There is a new phishing scheme currently circulating on the Internet. Its objective is not just to steal your money but your identity as well.
When you get a fraudulent alert from a bank, a department store or other company you do business with via email, pop-up or text message, it is considered phishing. They fish for your personal information, usually financial, in the hopes you will be intimidated into giving up that sensitive information. This time around though, they just take it without asking.
The latest cyberscam being circulated was discovered last week by a technician at Malwarebytes. It genuinely appears to be from the online movie provider Netflix, but in fact is not. Don’t be so quick to comply should you have a Netflix account and are the recipient of one of those menacing messages.
You are informed that you have violated their terms of service agreement and that your account has been temporarily suspended. They offer to take a look at your computer system with your permission. You are then supposedly switched from customer service to a Netflix tech support operator and sometimes they may even say you are being redirected to a Microsoft technician. But don’t be fooled; you are only talking to a thief.
The dubious error message that is generated on your alert (ERR 19902881811) is the same for everybody that gets it, with the phone number just as bogus.
It turns out the number you dial (800-947-6570), is not a hotline. In fact, it is a call center in India and has nothing to do with either Netflix or Microsoft. These misleading reprobates are not interested in helping you, just themselves — to your money.
Their techs will say in order to release your account, they will have to first repair your system. This, of course, comes with the purchase of a downloaded utility and attempt to sell you other products from a better firewall, to a BOGO multiyear extension to your Netflix account. Don’t believe it.
Even if they say that it is legitimate and they remind you that they didn’t call you, that you could trust them because you called them, don’t fall for it. It is a sham.
While the agents are supposedly scouring your system for errors, they’re actually in quest of your financial data, specifically your banking account info and your passwords. They will run a few fake utilities, put on a dog-and-pony show and mislead you to believe they actually fixed your system.
They may even ask you to verify your identity by holding up your driver’s license and a credit card to the webcam they turned on, just in case you don’t buy anything. Then they’ll have your full name, date of birth, address, license number and credit card info along with a photo of you.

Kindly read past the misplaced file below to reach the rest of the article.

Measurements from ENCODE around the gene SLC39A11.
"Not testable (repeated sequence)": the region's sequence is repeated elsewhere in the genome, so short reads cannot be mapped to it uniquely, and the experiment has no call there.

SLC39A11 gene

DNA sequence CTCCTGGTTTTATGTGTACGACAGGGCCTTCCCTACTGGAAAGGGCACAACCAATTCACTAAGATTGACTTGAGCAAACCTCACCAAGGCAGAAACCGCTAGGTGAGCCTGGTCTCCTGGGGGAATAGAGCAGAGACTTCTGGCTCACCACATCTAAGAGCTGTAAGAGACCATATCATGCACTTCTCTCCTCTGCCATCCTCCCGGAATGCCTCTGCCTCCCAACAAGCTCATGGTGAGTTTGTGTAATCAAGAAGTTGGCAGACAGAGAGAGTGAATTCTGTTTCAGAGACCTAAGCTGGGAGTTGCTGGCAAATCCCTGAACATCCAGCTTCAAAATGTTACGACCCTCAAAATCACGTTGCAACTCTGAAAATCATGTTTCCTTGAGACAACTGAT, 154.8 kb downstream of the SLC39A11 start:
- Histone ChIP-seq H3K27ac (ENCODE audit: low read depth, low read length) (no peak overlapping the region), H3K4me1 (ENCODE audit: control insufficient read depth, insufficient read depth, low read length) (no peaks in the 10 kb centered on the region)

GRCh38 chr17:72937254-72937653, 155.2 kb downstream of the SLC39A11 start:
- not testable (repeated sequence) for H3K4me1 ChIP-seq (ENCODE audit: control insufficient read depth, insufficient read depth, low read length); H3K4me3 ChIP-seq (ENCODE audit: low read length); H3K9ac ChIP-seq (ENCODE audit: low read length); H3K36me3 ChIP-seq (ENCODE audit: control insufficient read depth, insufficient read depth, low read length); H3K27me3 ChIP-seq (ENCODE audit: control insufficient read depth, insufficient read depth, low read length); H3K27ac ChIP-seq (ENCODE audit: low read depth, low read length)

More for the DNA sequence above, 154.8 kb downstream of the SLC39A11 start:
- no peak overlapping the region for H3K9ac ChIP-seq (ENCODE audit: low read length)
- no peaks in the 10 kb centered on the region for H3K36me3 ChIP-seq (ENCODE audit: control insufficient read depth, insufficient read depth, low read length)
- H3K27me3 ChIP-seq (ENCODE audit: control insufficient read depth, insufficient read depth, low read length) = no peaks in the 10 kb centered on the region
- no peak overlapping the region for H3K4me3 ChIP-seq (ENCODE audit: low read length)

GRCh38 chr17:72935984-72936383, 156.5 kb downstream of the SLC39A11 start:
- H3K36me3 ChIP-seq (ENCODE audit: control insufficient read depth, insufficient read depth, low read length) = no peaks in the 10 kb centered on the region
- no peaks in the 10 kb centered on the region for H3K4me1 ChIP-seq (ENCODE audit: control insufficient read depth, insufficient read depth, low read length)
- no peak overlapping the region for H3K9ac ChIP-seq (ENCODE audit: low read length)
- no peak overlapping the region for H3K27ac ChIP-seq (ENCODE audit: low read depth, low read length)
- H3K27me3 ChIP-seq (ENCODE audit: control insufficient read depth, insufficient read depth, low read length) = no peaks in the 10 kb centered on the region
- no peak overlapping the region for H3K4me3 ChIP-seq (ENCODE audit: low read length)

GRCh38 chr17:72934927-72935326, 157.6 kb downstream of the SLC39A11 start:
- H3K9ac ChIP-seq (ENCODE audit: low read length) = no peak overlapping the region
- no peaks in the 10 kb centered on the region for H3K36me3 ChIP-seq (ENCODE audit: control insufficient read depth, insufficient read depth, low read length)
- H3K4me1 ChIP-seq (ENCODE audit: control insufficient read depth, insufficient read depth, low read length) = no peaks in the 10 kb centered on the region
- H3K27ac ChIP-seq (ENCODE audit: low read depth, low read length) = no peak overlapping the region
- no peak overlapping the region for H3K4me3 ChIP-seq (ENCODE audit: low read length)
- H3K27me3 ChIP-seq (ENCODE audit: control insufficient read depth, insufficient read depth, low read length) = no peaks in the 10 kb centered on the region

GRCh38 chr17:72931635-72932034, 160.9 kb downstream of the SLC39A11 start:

If you do decide to make a purchase, it could be a charge for $400 for their so-called services. Caveat emptor!
Even if you manage to get your bank to cancel the charge, they got away with stealing your identity. While you have your bank on the phone, they’ll be setting up a new credit card account with your info at their bank.
You can be sure that if you get one of these alerts, you have been targeted by these nefarious schemers. To prove it to yourself, always Google a phone number you are given. You’ll find this one has nothing to do with Netflix.
You could also hover — don’t click — on the link for “secure chat” or the link to their email address. By doing this you should see (in a pop-up balloon) that the results are the true address and that it has nothing to do with Netflix.
If they end in the suffix “.in,” they are from India (.it from Italy, .us from the U.S., etc). I’ve even seen some with Yahoo addresses. Anyone that you have an account with will have a domain with their company’s name at the end. It can still be fraudulent even if it says service.Netflix.in.com. Don’t be fooled. Anybody can put anything in a domain name. Watch the suffix to see if it is genuine.
Should you get an alert from a bank you happen to do business with, it’s best to call the number on the back of your credit card as opposed to the one in the alert, just to be safe. Never give out sensitive information to someone that phones you, no matter how legitimate it may appear.
Often, if you request a call-back number from someone who solicits you, they will just hang up on you, proving it was a scam.
Don’t be duped by these parasitical cyber crooks. If you’re subject to this Netflix scam, refuse to give them any information; better yet, don’t click on any links and don’t call them. Remember, it is not Netflix. All you will get in return is a huge charge to your credit card, the potential cleaning of your checking account and the theft of your identity.
Arthur Glazer is a freelance writer and computer technician in Gainesville. His column appears biweekly on the Business page and on gainesvilletimes.com.